We are also so proud that Taiwan and the United States are amongst the few countries in the world where hundreds of thousands of people gather on the streets each year to promote and celebrate marriage equality.

This year for the first time, same-sex couples were married in our military's joint wedding ceremonies. We know that human rights are only meaningful when they apply equally to everyone, without exception.

But our efforts have not stopped there. In August, we established our first National Human Rights Commission to better monitor, secure, and strengthen human rights protections in Taiwan.

Our legislature has set up a new committee on human rights to tackle issues ranging from lowering the voting age to streamlining government functions. Following our National Congress on Judicial Reform, we will also continue to follow through, on reforms that make our judicial system fairer, more accountable, and transparent.

I also want to note the Taiwan Foundation for Democracy's role in advancing democracy and human rights in Asia and around the world. They have worked closely with NDI and IRI (International Republican Institute) as these organizations establish new offices in Taipei. I applaud that decision, as today, more than ever, Taiwan is at the forefront in defense of the democratic values that are so important to us all.

Taken together, it has been my commitment over the years for Taiwan to be that shining beacon of light in Asia, a country where our freedoms and democracy serve as inspiration for others.

But despite our successes so far, we know that many challenges remain. In Hong Kong, the rights and freedoms that so many had once taken for granted are now a relic of the past. And within Taiwan, faced with disinformation and other influence operations, we are constantly reminded of the need to be prepared and vigilant.

Our democracy does not exist in a vacuum. The rights we have worked so hard to secure are seen by others as a threat and a constant source of tension and friction.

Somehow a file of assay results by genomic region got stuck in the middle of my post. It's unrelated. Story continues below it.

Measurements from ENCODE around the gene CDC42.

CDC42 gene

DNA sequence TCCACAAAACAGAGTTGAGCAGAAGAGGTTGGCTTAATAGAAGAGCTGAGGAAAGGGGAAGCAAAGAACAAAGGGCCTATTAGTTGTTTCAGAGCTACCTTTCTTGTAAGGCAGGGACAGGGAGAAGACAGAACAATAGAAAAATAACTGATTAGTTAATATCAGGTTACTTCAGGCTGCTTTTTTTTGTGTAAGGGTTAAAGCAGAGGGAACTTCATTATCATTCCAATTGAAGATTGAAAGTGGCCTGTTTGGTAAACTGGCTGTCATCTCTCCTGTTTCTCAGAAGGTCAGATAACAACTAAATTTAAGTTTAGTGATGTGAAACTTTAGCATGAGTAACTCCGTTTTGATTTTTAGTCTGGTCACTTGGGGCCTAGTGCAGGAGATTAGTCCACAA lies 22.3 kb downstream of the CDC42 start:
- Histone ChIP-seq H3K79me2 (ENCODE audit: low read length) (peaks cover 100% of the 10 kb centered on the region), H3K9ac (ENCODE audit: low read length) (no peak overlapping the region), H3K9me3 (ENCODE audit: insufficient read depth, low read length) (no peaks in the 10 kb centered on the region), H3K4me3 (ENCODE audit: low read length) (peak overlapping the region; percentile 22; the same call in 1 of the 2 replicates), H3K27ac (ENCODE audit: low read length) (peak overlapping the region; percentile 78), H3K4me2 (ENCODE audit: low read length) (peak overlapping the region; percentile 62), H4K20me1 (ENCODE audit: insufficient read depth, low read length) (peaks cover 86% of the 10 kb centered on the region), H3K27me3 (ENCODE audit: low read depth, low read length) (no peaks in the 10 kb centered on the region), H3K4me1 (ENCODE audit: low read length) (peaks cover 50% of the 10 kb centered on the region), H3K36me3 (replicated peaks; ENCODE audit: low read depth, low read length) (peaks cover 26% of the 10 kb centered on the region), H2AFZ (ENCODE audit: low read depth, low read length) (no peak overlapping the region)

We are grateful that for over past decades, the United States has always stood by its friend and partner, Taiwan. The bipartisan consensus over the strength of our relationship and the depth of our values has never been greater and more robust.

This has been a great source of reassurance to the people of Taiwan. And I am confident that our friendship will continue to grow closer as we seek new areas of cooperation and collaboration.

In closing, I wish to thank NDI again for your invitation. I also want to express my congratulations to Speaker Pelosi for receiving this exceptional honor, as well as my best wishes to all the speakers and participants of the Gala.

Thank you all for your continued support for Taiwan. I look forward to a successful program ahead.

NDI was established in 1983 in response to a call from former President Ronald Reagan to promote freedom and democracy around the globe, and maintain close cooperation among democratic advocacy groups of all kinds, political parties, and non-governmental organizations. The theme of this year's Celebration of Democracy Gala, "Good Trouble," was made famous by former US Congressman the late John Lewis. In addition to inviting President Tsai to deliver a virtual address, other international woman political figures were invited to share their perspectives on leadership, women's political empowerment, and "Good Trouble." During the gala, House Speaker Nancy Pelosi also received the Democracy Award, underscoring her contributions to democracy and human rights.